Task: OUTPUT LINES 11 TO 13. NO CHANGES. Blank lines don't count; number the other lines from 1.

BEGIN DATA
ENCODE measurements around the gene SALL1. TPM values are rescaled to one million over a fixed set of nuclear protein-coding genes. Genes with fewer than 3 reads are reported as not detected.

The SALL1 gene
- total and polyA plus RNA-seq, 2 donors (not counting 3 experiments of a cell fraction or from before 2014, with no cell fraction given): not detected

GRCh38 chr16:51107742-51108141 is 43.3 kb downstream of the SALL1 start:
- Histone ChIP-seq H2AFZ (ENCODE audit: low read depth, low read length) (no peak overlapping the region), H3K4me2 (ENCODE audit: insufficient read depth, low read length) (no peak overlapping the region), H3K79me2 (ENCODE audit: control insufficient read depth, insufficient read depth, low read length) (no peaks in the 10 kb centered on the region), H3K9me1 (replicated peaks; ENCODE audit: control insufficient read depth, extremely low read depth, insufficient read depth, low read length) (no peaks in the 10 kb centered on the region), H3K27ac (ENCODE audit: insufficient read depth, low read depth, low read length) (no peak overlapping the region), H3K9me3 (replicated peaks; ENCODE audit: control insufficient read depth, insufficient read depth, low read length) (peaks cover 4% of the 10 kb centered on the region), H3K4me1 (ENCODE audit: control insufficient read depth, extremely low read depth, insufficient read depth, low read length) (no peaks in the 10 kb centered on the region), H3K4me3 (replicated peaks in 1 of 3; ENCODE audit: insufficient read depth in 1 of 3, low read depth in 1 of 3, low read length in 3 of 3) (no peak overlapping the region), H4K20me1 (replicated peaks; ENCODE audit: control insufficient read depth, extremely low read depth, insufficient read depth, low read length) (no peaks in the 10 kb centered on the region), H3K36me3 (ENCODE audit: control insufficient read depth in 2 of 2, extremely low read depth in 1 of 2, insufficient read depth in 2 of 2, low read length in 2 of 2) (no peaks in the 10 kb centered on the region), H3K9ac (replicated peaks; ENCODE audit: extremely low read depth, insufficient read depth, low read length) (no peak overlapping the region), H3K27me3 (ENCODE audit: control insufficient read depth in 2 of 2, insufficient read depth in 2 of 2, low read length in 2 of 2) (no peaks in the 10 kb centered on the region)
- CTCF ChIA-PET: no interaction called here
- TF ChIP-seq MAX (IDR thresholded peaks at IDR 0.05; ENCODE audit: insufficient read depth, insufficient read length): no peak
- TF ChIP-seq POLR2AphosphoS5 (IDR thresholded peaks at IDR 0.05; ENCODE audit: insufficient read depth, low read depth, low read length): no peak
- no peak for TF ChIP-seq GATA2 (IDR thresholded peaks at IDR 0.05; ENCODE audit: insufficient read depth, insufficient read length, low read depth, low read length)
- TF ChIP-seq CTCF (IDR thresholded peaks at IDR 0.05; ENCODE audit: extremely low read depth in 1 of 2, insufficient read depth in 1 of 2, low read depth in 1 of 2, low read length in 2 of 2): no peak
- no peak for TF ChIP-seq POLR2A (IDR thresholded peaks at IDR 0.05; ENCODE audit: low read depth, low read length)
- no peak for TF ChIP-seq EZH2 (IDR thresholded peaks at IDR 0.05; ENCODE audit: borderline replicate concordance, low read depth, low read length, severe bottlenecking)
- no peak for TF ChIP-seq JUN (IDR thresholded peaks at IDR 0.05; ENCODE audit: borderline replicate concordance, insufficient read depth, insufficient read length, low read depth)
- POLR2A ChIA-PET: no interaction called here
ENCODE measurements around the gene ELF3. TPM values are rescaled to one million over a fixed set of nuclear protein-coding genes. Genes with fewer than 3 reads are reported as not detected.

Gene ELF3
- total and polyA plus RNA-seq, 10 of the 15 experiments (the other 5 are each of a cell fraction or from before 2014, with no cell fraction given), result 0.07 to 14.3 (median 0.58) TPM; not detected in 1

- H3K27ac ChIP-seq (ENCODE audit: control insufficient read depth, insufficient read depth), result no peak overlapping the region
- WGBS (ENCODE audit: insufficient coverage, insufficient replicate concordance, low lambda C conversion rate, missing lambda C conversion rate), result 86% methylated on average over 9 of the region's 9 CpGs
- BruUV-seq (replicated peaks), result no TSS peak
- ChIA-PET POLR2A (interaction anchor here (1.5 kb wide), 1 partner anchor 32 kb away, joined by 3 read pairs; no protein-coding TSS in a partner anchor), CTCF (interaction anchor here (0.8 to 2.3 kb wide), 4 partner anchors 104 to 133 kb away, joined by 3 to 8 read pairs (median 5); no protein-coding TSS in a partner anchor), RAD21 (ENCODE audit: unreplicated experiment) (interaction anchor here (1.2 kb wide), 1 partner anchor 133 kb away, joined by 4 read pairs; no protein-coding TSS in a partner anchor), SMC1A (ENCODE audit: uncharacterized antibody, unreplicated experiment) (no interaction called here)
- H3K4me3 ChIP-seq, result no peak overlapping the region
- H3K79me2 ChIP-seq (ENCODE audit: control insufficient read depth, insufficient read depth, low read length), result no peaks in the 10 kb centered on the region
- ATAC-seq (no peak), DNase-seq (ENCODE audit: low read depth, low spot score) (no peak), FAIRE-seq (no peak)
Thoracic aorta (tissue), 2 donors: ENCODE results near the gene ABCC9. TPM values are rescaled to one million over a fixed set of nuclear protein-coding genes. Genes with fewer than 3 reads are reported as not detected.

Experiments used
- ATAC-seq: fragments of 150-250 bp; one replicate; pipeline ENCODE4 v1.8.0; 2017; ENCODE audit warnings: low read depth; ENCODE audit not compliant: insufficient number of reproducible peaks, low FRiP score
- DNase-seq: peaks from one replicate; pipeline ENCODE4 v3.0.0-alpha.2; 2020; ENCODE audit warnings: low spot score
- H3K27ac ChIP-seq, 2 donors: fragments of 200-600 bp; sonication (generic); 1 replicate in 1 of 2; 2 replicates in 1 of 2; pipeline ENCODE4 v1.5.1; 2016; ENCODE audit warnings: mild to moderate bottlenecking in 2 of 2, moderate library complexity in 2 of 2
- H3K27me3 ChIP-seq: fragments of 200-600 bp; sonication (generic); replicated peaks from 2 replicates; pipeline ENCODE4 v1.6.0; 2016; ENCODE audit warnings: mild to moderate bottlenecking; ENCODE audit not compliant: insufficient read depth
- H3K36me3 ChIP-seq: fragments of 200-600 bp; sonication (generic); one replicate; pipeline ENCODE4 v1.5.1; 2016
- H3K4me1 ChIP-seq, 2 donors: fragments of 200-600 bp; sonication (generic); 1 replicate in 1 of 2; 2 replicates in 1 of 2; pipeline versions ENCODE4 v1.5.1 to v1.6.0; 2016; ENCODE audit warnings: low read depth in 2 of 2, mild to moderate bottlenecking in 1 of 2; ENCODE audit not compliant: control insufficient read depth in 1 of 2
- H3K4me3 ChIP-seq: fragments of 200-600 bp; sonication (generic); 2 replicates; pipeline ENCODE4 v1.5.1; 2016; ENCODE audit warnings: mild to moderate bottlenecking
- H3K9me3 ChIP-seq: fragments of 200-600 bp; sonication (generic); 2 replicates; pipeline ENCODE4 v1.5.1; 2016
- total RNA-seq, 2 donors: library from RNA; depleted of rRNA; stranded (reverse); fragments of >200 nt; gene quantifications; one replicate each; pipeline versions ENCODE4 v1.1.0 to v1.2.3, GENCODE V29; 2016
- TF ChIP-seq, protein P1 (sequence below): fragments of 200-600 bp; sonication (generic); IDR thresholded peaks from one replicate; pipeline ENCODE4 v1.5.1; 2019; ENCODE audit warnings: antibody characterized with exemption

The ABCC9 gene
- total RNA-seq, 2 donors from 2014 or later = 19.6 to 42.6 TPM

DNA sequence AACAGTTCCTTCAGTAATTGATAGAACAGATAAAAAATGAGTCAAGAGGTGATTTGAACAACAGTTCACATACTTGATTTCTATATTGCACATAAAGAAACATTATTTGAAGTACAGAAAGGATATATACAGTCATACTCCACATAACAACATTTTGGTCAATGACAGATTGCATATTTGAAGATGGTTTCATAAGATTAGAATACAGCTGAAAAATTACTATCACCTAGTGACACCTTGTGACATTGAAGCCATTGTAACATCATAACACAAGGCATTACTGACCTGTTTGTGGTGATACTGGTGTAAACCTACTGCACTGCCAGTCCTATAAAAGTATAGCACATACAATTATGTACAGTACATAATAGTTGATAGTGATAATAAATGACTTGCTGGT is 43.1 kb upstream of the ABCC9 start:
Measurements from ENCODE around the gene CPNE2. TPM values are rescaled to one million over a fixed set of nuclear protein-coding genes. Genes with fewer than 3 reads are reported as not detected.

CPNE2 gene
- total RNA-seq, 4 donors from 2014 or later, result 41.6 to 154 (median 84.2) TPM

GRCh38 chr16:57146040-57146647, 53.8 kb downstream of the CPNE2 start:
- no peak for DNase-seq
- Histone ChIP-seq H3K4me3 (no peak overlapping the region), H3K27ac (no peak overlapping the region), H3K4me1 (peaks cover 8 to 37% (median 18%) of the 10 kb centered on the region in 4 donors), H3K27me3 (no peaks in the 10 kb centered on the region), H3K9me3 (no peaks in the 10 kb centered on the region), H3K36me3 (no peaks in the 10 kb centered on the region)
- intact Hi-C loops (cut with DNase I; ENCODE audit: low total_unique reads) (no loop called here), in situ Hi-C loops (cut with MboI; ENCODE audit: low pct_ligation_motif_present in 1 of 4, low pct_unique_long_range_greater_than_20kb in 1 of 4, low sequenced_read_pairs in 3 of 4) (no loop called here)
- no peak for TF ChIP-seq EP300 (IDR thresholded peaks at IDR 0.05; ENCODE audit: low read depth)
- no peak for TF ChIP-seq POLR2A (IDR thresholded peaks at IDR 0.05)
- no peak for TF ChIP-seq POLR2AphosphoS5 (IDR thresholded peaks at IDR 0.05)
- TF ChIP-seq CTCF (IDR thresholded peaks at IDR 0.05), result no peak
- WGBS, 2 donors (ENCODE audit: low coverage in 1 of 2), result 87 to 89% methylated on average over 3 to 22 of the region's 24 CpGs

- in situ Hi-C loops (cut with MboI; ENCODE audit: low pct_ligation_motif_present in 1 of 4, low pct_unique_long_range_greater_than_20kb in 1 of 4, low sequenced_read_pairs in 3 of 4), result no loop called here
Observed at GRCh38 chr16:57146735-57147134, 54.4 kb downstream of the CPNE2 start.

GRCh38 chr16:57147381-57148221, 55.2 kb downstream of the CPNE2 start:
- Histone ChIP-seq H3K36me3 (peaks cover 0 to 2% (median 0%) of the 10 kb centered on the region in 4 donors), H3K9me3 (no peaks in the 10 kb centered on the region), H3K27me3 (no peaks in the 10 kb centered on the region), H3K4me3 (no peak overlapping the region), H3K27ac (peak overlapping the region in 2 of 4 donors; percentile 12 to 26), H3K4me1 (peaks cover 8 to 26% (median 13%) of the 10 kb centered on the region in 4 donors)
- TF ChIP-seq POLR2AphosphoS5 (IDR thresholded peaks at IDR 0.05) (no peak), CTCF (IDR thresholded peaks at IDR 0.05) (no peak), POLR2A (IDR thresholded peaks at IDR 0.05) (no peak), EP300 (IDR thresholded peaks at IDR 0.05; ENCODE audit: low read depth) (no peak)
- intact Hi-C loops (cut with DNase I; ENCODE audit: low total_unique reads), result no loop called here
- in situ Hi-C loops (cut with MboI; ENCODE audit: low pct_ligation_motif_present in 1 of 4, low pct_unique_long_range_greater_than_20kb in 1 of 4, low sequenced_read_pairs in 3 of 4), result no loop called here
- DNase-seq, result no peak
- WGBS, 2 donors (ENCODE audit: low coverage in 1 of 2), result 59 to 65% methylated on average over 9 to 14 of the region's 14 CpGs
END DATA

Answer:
- no peak for TF ChIP-seq POLR2A (IDR thresholded peaks at IDR 0.05; ENCODE audit: low read depth, low read length)
- no peak for TF ChIP-seq EZH2 (IDR thresholded peaks at IDR 0.05; ENCODE audit: borderline replicate concordance, low read depth, low read length, severe bottlenecking)
- no peak for TF ChIP-seq JUN (IDR thresholded peaks at IDR 0.05; ENCODE audit: borderline replicate concordance, insufficient read depth, insufficient read length, low read depth)